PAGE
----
Sand and Spectacle

Ocean View Amusement Park was a major seaside attraction for 80 years, offering fishing, rides and crazy sideshow acts.

In 1979, a massive explosion left Ocean View Amusement Park’s signature wooden roller coaster, The Rocket, a smoldering heap of splintered timbers and twisted metal. No, it wasn’t a terrorist attack, but rather the deliberate destruction of the park’s most popular attraction. The coaster’s demolition had been scripted—literally. Playboy Productions, an offshoot of the men’s magazine, had heard that Ocean View Amusement Park was closing and offered to blow it and other park facilities up in exchange for the right to feature the blasts in its made-for-TV suspense thriller, The Death of Ocean View Park.

The Rocket’s destruction was symbolic: It capped the closing of Ocean View Amusement Park after a roughly 80-year stretch of entertaining people in the Tidewater area. When the coaster collapsed, a crowd of nearly 1,000 wistful onlookers let out a collective groan, according to newspaper reports. And understandably so: “It was a sad day,” remembers longtime Ocean View resident Tom Cherry, 65, who witnessed the destruction. “People were really upset. They knew it was going to happen, but they were shocked. I used to go down there to ride the roller coaster the first day it opened up every year. Watching it go felt like a big loss.”

Indeed, Ocean View Amusement Park had been a major beachside attraction for decades. It was one of the last of the old-fashioned parks—since replaced by the high-tech scream factories prevalent today—and its demise signaled the end of a simpler era when an exhausting day’s worth of wholesome entertainment could be had for a few dollars.

Gone were the carnival games cluttered with trinkets, and the sweet scents of concessionaires’ edibles mixing with the salty breeze blowing off the Chesapeake Bay. Gone, too, were the weekly fireworks shows, the flashy penny arcade and the petting zoo. Gone were the wonderfully zany sideshows—the two-headed cow, for example, and “Captain Suicide Simon,” who squeezed into a coffin-sized wooden box, lit sticks of dynamite and survived the blast. Gone were all the rides—the Ferris wheel, the carousel and, most visibly, The Rocket—that had delighted thrill seekers for decades. Their wooden frames, their old bones, paid sad homage to the park’s postwar heyday, in the 1950s and 1960s, when Ocean View Park attracted more than a million visitors a year. “Parents would pull up and kids would pile out of the car,” recalls Joe Leatherman, a board member of Ocean View Station Museum, a small local museum named after the streetcar station that served the area in the early 20th century. Leatherman says he spent a substantial part of his childhood at the park. “This was back before the time when you had to worry about somebody abducting your kids. I used to spend 10 to 12 hours a day in the penny arcade. The park was always an active scene, always something going on.”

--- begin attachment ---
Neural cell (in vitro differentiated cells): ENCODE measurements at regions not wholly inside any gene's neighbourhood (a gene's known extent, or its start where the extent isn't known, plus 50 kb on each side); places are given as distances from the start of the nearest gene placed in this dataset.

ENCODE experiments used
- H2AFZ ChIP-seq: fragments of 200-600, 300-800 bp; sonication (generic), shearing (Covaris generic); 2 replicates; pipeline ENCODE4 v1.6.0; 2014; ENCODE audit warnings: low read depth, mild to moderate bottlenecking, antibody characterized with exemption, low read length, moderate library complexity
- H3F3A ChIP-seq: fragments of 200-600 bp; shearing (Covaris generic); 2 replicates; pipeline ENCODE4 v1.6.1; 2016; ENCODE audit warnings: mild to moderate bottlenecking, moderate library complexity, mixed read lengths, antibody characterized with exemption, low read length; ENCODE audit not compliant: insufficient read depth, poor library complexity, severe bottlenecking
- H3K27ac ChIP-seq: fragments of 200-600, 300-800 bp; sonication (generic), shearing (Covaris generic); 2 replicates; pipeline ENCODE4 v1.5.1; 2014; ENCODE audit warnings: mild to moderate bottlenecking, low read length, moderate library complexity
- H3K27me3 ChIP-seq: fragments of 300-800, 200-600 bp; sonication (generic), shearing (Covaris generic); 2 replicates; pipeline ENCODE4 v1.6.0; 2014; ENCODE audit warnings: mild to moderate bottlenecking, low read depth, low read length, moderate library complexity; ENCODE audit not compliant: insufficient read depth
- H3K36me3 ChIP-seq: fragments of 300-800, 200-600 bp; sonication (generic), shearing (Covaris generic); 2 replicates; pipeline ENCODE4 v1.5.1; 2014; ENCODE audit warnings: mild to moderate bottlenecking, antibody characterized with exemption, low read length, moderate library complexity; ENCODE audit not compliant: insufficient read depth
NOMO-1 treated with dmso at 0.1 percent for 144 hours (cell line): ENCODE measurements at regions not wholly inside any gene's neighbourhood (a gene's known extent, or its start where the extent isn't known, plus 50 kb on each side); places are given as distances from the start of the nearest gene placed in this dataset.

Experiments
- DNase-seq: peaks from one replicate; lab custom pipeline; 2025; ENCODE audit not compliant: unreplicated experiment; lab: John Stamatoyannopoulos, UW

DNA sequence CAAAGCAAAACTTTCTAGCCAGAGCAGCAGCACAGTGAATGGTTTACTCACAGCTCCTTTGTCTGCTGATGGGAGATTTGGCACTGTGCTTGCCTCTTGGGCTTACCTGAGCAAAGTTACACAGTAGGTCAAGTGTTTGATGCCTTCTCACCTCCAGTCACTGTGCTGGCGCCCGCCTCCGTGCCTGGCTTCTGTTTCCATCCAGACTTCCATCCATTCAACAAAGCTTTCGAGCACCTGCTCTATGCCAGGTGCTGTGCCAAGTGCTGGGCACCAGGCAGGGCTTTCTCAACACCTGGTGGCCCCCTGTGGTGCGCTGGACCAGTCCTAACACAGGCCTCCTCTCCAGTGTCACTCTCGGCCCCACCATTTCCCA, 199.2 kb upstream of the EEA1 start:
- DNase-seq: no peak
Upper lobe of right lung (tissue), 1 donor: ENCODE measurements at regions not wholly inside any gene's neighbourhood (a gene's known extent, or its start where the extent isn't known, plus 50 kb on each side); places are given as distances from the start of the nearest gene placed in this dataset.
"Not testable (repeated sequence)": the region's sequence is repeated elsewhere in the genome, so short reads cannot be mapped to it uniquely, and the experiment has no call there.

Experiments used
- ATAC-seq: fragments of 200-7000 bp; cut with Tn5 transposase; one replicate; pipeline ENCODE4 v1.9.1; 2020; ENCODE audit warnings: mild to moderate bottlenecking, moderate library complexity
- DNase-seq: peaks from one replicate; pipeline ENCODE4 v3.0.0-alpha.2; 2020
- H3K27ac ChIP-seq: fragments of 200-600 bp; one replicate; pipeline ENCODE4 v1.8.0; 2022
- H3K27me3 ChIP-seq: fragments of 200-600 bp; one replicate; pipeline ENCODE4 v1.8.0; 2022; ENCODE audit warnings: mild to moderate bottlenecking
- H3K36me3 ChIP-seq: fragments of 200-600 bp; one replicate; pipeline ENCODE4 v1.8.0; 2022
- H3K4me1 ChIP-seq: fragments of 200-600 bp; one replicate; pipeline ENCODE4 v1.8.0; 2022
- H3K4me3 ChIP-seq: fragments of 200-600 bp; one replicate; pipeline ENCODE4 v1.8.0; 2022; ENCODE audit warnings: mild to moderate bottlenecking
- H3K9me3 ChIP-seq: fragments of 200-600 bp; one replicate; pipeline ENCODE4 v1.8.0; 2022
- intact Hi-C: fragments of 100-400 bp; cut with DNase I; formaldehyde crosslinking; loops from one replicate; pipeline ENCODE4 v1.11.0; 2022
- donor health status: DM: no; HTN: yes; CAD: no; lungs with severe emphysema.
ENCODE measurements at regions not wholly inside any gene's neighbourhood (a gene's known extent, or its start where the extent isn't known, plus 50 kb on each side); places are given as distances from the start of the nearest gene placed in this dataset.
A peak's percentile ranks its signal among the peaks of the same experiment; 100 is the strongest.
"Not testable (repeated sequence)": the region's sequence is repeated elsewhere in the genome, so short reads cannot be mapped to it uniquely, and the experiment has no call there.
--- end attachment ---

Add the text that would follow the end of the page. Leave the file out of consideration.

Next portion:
Unlike today’s massive entertainment complexes, Ocean View didn’t start out as a full-fledged “amusement” center. Rather, it grew piecemeal over many years into a collection of fun rides and silly diversions. Ocean View Amusement Park drew curious crowds from its earliest days. In the early 1900s, Ocean View, not yet part of the City of Norfolk, was the end of the line—that is, the streetcar line. People would take the streetcar to Ocean View’s beautiful beach, where they would relax and swim. To help attract tourists, Virginia Electric and Power Company (VEPCO), which owned the streetcar line at that time, starting building rides in Ocean View.

The plan worked: By 1905, people crammed the streetcars, the electric current flashing sparks overhead, bound for Ocean View station. Once there, many headed straight for the beach, but others stopped to enjoy the park’s first major thrill ride, the Figure Eight. Serpentine, as the name implies, and rather tame by modern standards, it was an early roller coaster—though not high. It was replaced within a decade by a much larger roller coaster called Leap-the-Dips—a towering latticework of stout timbers that taunted the timid and double-dared those who claimed to be unafraid.